“They can maintain a compass heading,” Lohmann says. Few other animals are known to show that characteristic, none of them invertebrates.
To determine more precisely how the lobsters are able to navigate, Lohmann and Boles exposed lobsters to magnetic fields that replicated those at specific locations around their home waters. When the lobsters experienced a field similar to one located north of their home area, they headed south. When they experienced a field similar to one south of their home area, they went north. The researchers say they were astounded by this ability to navigate magnetically. They think the skill may be related to small particles of magnetite, an iron oxide, located in two masses of nerve tissue in the forward part of the lobsters’ bodies.
—Michael W. Robbins
Songbirds Use More Energy at Rest Than Aloft
If you ever walked to a bus stop in winter and felt toasty until you stood awhile waiting for the bus to come, you can sympathize with the migrating thrush. Weighing just an ounce each, the Swainson’s thrush and the hermit thrush migrate each spring from Central and South America to Canada. During the journey to colder climes, the tiny songbirds fly all night and log an average of 165 miles before stopping to rest for a day or two. How do they keep it up? In June a study of two annual migrations revealed that the flying part is relatively easy—the thrushes use half as much energy as they use to keep warm during stopovers.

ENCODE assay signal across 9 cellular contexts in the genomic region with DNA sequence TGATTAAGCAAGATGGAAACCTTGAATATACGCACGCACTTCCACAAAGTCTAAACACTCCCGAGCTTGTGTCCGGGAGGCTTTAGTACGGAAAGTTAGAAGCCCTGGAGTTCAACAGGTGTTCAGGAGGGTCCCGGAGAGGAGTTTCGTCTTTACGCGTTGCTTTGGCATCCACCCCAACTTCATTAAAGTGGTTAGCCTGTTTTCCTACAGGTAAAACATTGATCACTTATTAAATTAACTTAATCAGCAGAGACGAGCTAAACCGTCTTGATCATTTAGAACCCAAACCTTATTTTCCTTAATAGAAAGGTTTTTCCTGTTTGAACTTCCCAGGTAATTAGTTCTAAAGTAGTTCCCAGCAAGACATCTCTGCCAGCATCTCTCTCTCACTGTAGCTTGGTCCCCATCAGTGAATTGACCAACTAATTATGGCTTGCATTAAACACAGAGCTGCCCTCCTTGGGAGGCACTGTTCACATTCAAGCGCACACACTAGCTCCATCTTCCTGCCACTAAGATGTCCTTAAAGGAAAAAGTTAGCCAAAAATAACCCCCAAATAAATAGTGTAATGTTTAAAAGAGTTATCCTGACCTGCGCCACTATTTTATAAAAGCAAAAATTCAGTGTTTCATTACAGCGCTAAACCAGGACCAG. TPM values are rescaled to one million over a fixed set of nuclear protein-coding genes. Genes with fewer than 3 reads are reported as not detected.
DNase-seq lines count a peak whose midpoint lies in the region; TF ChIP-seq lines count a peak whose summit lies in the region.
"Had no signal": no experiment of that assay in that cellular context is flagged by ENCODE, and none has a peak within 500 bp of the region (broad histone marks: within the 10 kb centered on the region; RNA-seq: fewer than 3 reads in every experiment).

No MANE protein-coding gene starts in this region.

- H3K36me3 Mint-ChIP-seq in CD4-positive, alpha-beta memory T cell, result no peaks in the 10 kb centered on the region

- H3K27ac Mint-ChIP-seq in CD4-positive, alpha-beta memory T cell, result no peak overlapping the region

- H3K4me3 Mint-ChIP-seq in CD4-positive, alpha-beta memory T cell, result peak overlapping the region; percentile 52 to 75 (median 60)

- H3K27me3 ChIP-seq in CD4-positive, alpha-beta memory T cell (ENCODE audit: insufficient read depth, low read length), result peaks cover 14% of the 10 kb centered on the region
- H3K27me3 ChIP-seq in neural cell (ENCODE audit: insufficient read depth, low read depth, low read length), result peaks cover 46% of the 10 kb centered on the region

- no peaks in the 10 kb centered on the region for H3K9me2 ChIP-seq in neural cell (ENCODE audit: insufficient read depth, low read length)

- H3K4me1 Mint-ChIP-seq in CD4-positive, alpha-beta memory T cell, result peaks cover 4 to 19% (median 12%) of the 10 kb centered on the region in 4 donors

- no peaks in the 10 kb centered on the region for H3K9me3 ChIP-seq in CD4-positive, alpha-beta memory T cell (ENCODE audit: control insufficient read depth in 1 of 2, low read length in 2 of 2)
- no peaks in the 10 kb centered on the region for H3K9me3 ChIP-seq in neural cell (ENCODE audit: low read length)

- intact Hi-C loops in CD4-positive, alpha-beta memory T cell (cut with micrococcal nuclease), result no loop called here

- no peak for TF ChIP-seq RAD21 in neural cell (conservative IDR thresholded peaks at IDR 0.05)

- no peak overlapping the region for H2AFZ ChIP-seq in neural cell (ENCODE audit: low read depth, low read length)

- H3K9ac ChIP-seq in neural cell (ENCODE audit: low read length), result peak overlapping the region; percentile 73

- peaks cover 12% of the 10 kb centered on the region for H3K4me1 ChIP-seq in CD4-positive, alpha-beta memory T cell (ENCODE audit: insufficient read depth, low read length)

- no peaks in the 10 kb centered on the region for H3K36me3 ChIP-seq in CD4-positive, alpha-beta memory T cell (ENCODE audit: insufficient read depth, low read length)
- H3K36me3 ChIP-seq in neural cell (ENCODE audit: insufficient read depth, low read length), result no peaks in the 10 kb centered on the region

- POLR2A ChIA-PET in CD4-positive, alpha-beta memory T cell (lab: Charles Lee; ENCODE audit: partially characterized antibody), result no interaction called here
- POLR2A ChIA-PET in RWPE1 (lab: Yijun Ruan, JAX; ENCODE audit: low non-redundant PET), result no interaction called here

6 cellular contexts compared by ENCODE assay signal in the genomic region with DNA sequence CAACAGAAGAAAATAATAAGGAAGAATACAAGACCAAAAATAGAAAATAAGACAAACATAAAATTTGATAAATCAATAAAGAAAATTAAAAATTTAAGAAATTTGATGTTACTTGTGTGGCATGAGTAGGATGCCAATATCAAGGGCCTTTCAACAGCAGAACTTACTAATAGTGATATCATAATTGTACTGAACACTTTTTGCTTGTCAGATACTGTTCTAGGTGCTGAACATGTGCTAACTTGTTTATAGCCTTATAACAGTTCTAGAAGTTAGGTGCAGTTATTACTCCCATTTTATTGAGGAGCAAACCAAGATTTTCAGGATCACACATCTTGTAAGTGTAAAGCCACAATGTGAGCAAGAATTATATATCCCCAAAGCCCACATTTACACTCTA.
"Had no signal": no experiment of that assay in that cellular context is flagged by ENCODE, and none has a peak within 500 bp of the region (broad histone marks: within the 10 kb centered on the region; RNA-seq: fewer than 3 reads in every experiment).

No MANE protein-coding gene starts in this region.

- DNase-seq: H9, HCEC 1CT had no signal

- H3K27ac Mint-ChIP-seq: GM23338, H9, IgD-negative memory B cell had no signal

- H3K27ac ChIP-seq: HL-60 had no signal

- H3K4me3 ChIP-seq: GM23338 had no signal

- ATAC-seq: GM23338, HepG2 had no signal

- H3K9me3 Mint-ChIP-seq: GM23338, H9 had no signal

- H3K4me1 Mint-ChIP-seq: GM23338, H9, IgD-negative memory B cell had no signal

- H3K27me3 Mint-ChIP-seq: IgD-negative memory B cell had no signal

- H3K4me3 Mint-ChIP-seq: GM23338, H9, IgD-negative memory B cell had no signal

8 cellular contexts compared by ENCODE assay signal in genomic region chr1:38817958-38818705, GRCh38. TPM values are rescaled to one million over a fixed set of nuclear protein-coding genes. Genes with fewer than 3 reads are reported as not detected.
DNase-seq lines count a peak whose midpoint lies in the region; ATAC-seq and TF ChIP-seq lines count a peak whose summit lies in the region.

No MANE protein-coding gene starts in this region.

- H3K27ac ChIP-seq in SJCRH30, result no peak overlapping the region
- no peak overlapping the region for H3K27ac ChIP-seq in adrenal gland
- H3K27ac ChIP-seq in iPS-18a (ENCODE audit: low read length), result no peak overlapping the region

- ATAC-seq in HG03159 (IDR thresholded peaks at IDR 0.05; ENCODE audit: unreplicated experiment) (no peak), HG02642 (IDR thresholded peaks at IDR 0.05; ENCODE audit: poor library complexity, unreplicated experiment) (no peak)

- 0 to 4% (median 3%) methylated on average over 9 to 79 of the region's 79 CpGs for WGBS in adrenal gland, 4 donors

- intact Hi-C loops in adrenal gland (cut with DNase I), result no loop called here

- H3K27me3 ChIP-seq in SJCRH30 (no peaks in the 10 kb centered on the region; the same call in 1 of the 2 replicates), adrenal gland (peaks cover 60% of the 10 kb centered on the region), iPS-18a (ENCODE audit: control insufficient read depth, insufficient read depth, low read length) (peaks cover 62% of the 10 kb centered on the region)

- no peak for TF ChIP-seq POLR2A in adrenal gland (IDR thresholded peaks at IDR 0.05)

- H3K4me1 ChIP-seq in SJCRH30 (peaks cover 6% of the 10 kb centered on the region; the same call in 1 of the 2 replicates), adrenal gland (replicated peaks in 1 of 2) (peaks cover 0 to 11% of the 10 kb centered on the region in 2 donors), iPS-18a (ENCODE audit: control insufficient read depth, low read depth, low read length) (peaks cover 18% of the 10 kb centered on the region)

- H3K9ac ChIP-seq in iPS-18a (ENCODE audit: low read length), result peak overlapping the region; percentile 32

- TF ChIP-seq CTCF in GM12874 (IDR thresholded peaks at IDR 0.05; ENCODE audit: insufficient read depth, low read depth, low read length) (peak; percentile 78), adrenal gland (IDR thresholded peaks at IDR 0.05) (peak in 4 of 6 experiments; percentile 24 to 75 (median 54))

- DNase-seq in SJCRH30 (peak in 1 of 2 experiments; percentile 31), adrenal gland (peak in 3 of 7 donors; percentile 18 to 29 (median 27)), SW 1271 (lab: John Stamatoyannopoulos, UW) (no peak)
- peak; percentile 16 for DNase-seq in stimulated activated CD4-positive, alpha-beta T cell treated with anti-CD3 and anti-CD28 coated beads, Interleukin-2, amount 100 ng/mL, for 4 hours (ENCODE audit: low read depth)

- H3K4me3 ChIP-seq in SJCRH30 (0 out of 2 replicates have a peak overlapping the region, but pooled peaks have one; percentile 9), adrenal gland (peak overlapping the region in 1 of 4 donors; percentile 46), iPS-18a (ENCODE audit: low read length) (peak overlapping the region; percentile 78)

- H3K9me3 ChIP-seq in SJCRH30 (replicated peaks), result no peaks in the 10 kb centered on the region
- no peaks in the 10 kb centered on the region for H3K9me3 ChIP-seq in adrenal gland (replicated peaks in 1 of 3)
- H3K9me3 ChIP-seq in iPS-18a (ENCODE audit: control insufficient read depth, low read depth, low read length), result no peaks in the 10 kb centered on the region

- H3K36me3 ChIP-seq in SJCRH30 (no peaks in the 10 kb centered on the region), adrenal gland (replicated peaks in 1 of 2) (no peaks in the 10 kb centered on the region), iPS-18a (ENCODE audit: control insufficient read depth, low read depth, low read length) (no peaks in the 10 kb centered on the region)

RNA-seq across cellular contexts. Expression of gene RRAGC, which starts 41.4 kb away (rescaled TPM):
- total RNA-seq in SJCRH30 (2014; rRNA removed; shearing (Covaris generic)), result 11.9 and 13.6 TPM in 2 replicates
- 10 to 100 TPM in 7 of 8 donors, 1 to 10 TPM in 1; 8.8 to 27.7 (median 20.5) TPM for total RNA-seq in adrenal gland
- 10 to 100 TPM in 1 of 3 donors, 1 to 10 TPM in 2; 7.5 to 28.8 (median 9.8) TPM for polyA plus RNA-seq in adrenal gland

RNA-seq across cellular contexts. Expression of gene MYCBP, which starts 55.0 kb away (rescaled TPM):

A team led by Martin Wikelski of Princeton University intercepted the birds at a stopover habitat in Illinois. Each thrush was weighed, equipped with a radio transmitter, and given an injection of water containing two stable isotopes. Released, the birds were tracked for 24 hours, caught, and weighed again. Then a blood sample was taken. The degree to which the isotopes had been diluted served to quantify the creatures’ metabolic activity.
Each thrush maintained about the same body weight and fat content, but the birds that had rested that day expended nearly as much energy as those that had continued their migration. Over the entire migration, the team projected, the thrushes expended only 29 percent of their energy while airborne. “It turns out that keeping warm is a very expensive activity for these birds, and flying is a relatively cheap activity,” says Ronald Larkin, a wildlife ecologist at the Illinois Natural History Survey and a member of the research team.
—Michael W. Robbins
Monarch Butterflies Bounce Back From Winter Disaster
Monarch butterflies recovered this year from a freakish winter storm that wiped out roughly 500 million of them in Mexico in January 2002. The black-and-gold lepidopterans had just completed their annual migration from Canada and the eastern United States when the storm hit, pelting them with rain and snow and carpeting the ground with their frozen carcasses. Fortunately, last year’s migration was unusually large to begin with—the population varies each year depending on many environmental factors—and enough survived to breed what scientists hope will be an average-size migration of 3 billion in 2003.
That was only one of the monarchs’ many problems. Lincoln Brower, a biology professor at Sweet Briar College in Virginia, says outlaw logging in the monarchs’ wintering grounds cut out nearly half their habitat since scientists had found it in the mid-1970s. At the same time their migration is getting tougher. Widespread herbicide use in Texas and the Midwest is eliminating milkweed, a staple food during their journey each spring and fall. Extinction is not imminent, but Brower worries about another severe storm hitting Mexico in a year when the population has become smaller for other reasons. “It may just be a matter of time before we lose this migratory phenomenon,” he says.
—Michael W. Robbins